US Workboats building new ferry for North Carolina

US Workboats, Hubert, N.C., is building a new aluminum, 92’x26’x7′ passenger-only ferry for the North Carolina Department of Transportation. The ferry will operate between Hatteras, N.C., and Ocracoke Island, a popular tourist destination located on the Outer Banks.

Shoaling over the past few decades has caused a real problem for the state’s ferry operations between Hatteras and Ocracoke Island and its popular Silver Lake destination. Currently, there are only passenger/vehicle ferries that operate on the route.

“The Corps [of Engineers]tried dredging Hatteras Inlet,” Jed Dixon, NC Transportation ferry division deputy director said at the Passenger Vessel Association’s Annual Convention in Savannah, Ga., this week. “The day they finished the project, we couldn’t run a ferry over it.”

Jed Dixon, State of North Carolina Ferry Division deputy director Ken Hocke photo

Jed Dixon, State of North Carolina Ferry Division deputy director Ken Hocke photo

The ferry route had to be altered, doubling in length from four miles to eight. “We went from 52 departures a day to 42, which had a huge impact on our service,” said Dixon. “The tourist numbers were down. People were having to wait two and a half hours to get to the island. We had to start thinking out of the box.”

That out of the box thinking resulted in plans for a new passenger-only ferry that would run a different, longer route than the car ferries, bringing passengers all the way to Silver Lake (25 miles) in 70 minutes. (Normally it’s a 30- minute drive from the Ocracoke ferry landing to Silver Lake.)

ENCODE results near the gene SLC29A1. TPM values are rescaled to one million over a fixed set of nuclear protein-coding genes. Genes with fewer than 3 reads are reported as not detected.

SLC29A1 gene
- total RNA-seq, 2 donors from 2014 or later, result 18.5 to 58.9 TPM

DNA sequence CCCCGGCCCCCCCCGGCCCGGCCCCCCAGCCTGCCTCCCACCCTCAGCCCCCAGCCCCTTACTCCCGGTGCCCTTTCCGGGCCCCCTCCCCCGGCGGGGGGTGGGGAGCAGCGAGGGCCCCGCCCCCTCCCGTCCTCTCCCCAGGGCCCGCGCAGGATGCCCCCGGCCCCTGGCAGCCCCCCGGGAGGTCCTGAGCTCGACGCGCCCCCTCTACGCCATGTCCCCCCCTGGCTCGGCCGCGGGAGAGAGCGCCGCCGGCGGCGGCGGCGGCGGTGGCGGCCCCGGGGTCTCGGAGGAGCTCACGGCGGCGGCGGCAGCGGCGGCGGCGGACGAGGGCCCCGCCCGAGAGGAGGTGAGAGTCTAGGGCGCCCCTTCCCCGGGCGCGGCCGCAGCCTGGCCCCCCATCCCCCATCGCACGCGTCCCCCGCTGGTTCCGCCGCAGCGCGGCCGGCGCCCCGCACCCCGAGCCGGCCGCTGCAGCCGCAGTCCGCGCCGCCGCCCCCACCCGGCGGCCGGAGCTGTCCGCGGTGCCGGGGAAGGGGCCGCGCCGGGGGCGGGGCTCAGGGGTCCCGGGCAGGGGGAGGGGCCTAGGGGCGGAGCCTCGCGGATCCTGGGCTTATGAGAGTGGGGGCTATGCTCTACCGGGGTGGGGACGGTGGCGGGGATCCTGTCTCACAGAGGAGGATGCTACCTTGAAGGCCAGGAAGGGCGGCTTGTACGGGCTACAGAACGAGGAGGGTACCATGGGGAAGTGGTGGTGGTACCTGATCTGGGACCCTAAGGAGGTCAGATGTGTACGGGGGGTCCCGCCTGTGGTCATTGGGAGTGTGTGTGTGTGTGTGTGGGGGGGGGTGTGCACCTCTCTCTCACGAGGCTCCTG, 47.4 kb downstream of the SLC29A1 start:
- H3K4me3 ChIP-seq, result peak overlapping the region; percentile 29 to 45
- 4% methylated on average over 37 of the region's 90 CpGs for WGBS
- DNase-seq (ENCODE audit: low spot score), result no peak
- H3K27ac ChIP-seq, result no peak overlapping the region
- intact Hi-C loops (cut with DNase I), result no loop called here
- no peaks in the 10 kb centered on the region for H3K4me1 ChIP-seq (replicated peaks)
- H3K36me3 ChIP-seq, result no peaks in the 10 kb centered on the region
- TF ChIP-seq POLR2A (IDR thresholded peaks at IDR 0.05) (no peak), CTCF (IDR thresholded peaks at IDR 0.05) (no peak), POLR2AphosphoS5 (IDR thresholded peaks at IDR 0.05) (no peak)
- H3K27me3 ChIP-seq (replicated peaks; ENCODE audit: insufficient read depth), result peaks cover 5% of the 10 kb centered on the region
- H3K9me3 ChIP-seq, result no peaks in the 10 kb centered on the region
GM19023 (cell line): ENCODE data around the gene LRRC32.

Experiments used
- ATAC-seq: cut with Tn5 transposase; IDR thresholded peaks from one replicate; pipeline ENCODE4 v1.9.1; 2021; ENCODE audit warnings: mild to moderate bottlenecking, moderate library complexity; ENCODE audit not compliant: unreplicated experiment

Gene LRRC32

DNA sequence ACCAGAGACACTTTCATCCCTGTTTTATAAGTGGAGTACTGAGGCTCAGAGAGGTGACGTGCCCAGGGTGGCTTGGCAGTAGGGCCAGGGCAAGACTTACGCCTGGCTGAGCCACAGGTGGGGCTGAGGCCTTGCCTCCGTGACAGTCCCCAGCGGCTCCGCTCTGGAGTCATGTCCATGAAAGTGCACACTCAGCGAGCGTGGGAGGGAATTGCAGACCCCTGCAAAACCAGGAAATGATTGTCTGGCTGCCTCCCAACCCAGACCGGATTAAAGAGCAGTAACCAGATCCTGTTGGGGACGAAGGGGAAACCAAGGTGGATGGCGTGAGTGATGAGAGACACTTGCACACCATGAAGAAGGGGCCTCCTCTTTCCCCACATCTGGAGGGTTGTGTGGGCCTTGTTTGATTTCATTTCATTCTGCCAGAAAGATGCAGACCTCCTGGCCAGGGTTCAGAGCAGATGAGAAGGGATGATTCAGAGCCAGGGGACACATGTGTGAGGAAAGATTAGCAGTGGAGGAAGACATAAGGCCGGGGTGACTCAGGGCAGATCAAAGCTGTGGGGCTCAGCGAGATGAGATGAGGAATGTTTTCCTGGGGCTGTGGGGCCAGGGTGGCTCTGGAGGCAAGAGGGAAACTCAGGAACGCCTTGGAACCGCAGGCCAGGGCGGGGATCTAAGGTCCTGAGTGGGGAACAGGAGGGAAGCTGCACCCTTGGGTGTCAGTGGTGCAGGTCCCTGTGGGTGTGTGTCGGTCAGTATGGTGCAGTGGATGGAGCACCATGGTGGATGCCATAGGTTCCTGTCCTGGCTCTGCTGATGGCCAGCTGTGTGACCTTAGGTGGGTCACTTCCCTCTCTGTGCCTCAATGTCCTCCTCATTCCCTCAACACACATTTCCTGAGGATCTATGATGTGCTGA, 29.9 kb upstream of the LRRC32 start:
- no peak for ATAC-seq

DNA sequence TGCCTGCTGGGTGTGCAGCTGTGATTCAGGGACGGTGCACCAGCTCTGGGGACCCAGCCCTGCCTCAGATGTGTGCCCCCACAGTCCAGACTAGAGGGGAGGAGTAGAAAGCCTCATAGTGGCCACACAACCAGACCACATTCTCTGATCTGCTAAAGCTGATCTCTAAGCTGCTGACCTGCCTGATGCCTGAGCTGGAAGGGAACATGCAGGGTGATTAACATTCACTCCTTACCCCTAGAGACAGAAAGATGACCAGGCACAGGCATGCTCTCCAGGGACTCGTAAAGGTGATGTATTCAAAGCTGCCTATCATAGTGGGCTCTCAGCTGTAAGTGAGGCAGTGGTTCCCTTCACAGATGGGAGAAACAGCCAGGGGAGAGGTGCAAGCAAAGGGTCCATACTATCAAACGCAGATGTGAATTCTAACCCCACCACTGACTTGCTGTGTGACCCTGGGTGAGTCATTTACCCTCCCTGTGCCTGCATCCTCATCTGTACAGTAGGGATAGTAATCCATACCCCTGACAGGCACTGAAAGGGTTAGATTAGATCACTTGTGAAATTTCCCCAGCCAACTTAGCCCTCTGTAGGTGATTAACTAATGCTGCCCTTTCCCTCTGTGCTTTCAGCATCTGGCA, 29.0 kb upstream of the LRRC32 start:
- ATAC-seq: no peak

The $15 round trip for the passenger only ferry that will carry 99 at a time is expected to generate almost $1 million each season, Dixon said. “Part of the project was to see if we could get some of those cars off the road,” he said. “About 65% of the visitors are day trippers.

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About the author

Ken Hocke

Ken Hocke has been the senior editor of WorkBoat since 1999. He was the associate editor of WorkBoat from 1997 to 1999. Prior to that, he was the editor of the Daily Shipping Guide, a transportation daily in New Orleans. He has written for other publications including The Times-Picayune. He graduated from Louisiana State University with an arts and sciences degree, with a concentration in English, in 1978.


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    North Carolina is showing efficient thinking here. Unusual for any government. They did the same thing when Oregon Inlet shoaled closed several years ago., Where an Inlet, Little Egg, in New Jersey was closed by Hurricane Sandy in 2012, and it took New Jersey, the federal government and the Corps of Engineers over 5 years to deal with it, North Carolina and Dare County came up with a forever workable solution within a matter of a few months and were able to use existing funding sources to do the job.

    My kudoes to the people making decisions in North Carolina!

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      Peter Rasmussen on

      Ken – I rep a German company (PPS. Imaging, BmbH, Hamburg) that had a booth at WorkBoats Show in New Orleans. My contact is Kim Burnham. I have also been in contact with Ken Moore re an article about our off-shore protection vinyl film that was used on the hull etc. on all 19 the NYC / Hornblower ferry boats

      Question: Do you know the name of the Naval Architect & Engineer firm for NC ferry project? Alternatively, can you guide me to a source where I can get the info?


      Industrial Application

      370 East 76 Street – Suite A1001 – New York, NY 10021
      Tel: 917-690-6100

      • Avatar
        Christina Villiott on

        Peter – Elliott Bay Design Group is the naval architecture firm that completed the Contract Design. I will send you a separate email as follow-up.

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